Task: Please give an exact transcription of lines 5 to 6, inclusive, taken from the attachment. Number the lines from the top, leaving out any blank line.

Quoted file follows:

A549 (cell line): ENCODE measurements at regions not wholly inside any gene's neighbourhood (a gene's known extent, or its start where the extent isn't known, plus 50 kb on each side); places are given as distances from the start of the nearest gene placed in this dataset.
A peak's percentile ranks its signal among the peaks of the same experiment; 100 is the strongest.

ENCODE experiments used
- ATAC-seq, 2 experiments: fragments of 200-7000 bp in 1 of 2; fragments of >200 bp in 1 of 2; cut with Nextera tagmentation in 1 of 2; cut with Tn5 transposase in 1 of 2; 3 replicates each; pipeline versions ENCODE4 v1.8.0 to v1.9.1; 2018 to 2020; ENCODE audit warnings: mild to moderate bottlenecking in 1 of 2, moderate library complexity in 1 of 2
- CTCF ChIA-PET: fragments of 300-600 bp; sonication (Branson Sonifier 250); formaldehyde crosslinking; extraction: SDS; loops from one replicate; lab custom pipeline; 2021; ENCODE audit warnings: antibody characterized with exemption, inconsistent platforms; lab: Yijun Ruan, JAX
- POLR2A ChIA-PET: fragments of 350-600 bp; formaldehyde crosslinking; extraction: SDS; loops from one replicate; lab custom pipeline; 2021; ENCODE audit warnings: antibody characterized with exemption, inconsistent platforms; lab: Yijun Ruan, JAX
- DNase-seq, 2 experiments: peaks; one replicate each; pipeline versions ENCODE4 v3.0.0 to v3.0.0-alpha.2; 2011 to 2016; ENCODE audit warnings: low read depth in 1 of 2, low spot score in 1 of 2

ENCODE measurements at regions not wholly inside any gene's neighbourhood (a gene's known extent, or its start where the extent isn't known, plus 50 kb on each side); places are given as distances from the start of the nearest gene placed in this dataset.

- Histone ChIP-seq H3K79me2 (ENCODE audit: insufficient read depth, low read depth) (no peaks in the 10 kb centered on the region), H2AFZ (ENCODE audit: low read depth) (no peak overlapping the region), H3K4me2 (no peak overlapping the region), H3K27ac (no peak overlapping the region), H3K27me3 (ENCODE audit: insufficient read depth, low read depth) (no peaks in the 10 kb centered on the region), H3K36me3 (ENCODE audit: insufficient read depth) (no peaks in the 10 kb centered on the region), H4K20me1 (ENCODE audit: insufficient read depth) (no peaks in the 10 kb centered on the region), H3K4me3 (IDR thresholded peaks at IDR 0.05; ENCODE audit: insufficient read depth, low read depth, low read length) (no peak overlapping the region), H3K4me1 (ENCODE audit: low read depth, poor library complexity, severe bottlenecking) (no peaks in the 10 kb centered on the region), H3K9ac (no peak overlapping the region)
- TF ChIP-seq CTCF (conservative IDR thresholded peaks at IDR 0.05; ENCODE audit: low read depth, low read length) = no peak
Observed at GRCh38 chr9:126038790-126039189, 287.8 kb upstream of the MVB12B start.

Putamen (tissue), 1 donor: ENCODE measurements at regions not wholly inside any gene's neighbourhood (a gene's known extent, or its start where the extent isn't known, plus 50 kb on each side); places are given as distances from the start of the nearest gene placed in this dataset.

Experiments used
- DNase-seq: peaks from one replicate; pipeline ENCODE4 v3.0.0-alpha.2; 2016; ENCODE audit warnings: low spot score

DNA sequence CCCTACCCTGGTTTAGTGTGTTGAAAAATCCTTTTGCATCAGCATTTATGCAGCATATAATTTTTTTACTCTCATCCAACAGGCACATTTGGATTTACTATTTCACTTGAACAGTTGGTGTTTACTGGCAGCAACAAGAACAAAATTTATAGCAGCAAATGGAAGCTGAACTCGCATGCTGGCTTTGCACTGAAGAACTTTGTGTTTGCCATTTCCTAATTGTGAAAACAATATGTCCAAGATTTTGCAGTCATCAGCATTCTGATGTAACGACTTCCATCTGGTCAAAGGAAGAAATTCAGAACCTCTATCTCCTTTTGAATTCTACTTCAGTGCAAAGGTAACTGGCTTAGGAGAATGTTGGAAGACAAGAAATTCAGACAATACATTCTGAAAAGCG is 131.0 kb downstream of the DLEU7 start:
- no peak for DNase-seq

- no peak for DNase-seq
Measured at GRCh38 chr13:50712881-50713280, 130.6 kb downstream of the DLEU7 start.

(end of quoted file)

- CTCF ChIA-PET: fragments of 300-600 bp; sonication (Branson Sonifier 250); formaldehyde crosslinking; extraction: SDS; loops from one replicate; lab custom pipeline; 2021; ENCODE audit warnings: antibody characterized with exemption, inconsistent platforms; lab: Yijun Ruan, JAX
- POLR2A ChIA-PET: fragments of 350-600 bp; formaldehyde crosslinking; extraction: SDS; loops from one replicate; lab custom pipeline; 2021; ENCODE audit warnings: antibody characterized with exemption, inconsistent platforms; lab: Yijun Ruan, JAX